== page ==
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The West Bengal CID on Monday went to an area close to the Bangladesh border to look for a trolley bag in which the skull of Anwarul Azim Anar, the murdered MP of that country, was believed to be disposed of, an official said.

The CID also took the help of the Indian Navy to spot the body parts and the tools used in the murder of Anar from the water of Bagjola canal into which those were thrown, the official said.The Awami League lawmaker was suspected to have been murdered in a posh flat in New Town area near here.

An arrested person, who police claimed is a butcher by profession, allegedly chopped his body into 80 pieces and mixed them with turmeric before disposing them at different locations including a canal around New Town.

“We are trying to find his body parts. We tried another round of search in Bagjola canal. We took the help of the Indian Navy. Another team of our officers has gone to Bangaon where the accused have admitted to throwing away some body parts. We suspect that a trolley bag was used to dispose of the skull,” the officer told PTI.

Meanwhile, the police on Monday afternoon recovered a bag full of skeletons from a deserted building in Baguihati area under Bidhannagar Police Commissionerate, an officer said. It was found out during the investigation that after chopping Anar’s body, the bones were separated from the flesh.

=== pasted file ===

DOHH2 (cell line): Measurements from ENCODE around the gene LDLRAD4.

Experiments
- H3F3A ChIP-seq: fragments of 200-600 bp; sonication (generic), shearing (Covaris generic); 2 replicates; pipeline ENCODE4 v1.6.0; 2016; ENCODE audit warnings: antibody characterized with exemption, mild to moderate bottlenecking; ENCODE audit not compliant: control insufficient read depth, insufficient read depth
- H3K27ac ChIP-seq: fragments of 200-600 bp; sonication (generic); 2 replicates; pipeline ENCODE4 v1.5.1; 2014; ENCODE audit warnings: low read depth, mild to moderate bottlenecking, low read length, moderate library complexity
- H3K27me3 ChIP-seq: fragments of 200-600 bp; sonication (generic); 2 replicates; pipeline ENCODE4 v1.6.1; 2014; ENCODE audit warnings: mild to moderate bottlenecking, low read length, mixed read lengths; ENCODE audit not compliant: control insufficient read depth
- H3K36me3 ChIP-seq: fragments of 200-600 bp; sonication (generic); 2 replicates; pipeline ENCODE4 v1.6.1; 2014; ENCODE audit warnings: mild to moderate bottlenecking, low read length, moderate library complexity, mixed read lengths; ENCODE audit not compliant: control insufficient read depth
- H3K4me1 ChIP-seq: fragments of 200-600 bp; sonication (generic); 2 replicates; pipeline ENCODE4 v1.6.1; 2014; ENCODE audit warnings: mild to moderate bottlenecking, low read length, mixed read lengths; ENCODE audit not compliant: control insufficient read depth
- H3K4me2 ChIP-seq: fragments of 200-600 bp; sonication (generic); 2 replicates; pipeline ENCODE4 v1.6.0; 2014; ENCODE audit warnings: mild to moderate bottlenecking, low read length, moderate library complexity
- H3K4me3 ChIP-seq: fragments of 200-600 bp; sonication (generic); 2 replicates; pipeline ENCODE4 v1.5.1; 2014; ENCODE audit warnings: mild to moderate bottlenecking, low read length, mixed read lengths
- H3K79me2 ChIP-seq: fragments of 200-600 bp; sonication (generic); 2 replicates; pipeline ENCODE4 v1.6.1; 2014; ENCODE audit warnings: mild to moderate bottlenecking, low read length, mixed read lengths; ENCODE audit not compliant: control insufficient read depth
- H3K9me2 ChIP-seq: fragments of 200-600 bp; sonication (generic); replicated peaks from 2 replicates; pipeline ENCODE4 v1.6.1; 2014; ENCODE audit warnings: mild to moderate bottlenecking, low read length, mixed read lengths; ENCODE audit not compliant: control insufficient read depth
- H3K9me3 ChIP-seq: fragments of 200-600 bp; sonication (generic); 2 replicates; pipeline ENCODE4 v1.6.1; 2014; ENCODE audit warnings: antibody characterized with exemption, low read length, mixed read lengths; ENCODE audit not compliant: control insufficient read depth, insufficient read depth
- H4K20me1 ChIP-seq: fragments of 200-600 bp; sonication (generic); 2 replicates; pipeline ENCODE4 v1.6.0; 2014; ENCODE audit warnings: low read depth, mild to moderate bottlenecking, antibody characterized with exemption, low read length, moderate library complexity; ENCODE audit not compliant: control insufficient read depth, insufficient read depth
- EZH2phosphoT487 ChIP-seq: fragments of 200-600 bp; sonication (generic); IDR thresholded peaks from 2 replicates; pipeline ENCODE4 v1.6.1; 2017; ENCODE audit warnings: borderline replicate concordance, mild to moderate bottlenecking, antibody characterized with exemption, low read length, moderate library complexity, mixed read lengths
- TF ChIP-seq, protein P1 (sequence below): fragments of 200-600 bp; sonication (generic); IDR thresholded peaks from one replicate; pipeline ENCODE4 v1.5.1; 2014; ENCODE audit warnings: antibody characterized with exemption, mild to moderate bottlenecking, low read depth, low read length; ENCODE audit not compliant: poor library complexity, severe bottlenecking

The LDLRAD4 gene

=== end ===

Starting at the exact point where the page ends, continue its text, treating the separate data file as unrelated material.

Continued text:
“We have contacted the Bidhannagar Police and requested them to share them with us. The bones were recovered from an area where the Bangladeshi MP was staying. We want to conduct some tests on them,” he said.

 Police earlier recovered pieces of flesh from the septic tank of the New Town flat where Anar was last seen. They are planning to conduct a DNA test on the specimen and match it with the deceased MP’s daughter who is likely to arrive in the city soon.

The search for the missing MP, who reportedly arrived in Kolkata on May 12 to undergo medical treatment, began after Gopal Biswas, a resident of Baranagar in north Kolkata and an acquaintance of the Bangladeshi politician, filed a complaint with the local police on May 18. Anar had stayed at Biswas’s house upon arrival. In his complaint, Biswas stated that Anar left his Baranagar residence for a doctor’s appointment in the afternoon of May 13 and that he would be back home for dinner.

Biswas claimed that the Bangladesh MP went incommunicado on May 17, which prompted him to file a missing complaint a day later.